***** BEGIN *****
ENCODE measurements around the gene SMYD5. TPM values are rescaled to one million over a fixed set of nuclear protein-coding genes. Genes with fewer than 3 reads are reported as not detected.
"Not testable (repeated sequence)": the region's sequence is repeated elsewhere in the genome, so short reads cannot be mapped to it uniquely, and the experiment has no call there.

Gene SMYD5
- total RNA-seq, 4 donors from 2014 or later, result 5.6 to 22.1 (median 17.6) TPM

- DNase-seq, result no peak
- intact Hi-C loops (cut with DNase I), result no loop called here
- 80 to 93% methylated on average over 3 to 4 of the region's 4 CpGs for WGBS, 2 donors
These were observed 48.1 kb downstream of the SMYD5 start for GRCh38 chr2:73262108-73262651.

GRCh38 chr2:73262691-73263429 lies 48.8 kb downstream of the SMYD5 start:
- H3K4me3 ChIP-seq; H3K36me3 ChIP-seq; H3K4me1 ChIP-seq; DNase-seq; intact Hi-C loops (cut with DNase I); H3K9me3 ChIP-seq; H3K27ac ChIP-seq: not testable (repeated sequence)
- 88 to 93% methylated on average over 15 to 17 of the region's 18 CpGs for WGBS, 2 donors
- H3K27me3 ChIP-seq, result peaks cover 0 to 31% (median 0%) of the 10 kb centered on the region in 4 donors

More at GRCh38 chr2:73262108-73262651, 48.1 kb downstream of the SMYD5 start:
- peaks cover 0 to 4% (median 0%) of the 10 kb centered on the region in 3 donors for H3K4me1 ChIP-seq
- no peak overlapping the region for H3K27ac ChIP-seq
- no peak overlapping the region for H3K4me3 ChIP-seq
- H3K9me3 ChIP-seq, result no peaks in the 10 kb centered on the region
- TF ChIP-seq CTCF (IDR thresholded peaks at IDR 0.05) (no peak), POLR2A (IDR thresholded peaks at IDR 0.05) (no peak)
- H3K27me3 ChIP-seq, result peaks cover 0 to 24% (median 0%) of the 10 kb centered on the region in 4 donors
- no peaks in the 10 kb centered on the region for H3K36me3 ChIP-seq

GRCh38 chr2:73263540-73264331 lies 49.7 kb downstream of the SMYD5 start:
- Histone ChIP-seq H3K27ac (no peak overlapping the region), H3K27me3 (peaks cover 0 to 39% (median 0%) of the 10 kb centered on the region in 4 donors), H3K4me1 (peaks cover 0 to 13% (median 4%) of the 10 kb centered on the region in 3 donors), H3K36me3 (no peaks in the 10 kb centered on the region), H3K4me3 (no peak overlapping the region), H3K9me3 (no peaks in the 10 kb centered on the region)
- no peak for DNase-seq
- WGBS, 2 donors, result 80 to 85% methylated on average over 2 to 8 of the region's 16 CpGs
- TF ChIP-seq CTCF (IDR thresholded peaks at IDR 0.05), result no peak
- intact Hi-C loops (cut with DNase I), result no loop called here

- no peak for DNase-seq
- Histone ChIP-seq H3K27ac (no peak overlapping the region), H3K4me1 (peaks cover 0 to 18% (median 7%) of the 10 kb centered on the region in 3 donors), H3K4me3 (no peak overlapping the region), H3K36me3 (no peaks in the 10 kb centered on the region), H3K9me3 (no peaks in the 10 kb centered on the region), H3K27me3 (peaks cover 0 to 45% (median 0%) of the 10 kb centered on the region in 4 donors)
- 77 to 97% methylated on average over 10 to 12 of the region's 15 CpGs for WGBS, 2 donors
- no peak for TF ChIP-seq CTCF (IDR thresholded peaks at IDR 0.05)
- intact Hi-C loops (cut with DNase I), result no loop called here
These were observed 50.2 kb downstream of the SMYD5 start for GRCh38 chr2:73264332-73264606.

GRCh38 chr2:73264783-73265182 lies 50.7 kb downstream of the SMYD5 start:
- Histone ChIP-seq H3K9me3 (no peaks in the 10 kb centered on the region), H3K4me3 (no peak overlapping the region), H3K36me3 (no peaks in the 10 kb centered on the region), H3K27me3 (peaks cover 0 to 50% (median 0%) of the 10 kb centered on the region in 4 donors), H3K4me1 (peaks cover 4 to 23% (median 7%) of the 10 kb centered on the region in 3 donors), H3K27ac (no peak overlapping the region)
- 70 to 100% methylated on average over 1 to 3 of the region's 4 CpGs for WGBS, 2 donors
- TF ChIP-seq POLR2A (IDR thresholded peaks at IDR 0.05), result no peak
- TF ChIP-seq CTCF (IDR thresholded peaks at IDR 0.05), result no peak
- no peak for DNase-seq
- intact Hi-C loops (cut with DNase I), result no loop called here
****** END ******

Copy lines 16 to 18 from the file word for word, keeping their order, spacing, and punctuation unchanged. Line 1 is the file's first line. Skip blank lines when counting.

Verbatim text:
- no peak overlapping the region for H3K4me3 ChIP-seq
- H3K9me3 ChIP-seq, result no peaks in the 10 kb centered on the region
- TF ChIP-seq CTCF (IDR thresholded peaks at IDR 0.05) (no peak), POLR2A (IDR thresholded peaks at IDR 0.05) (no peak)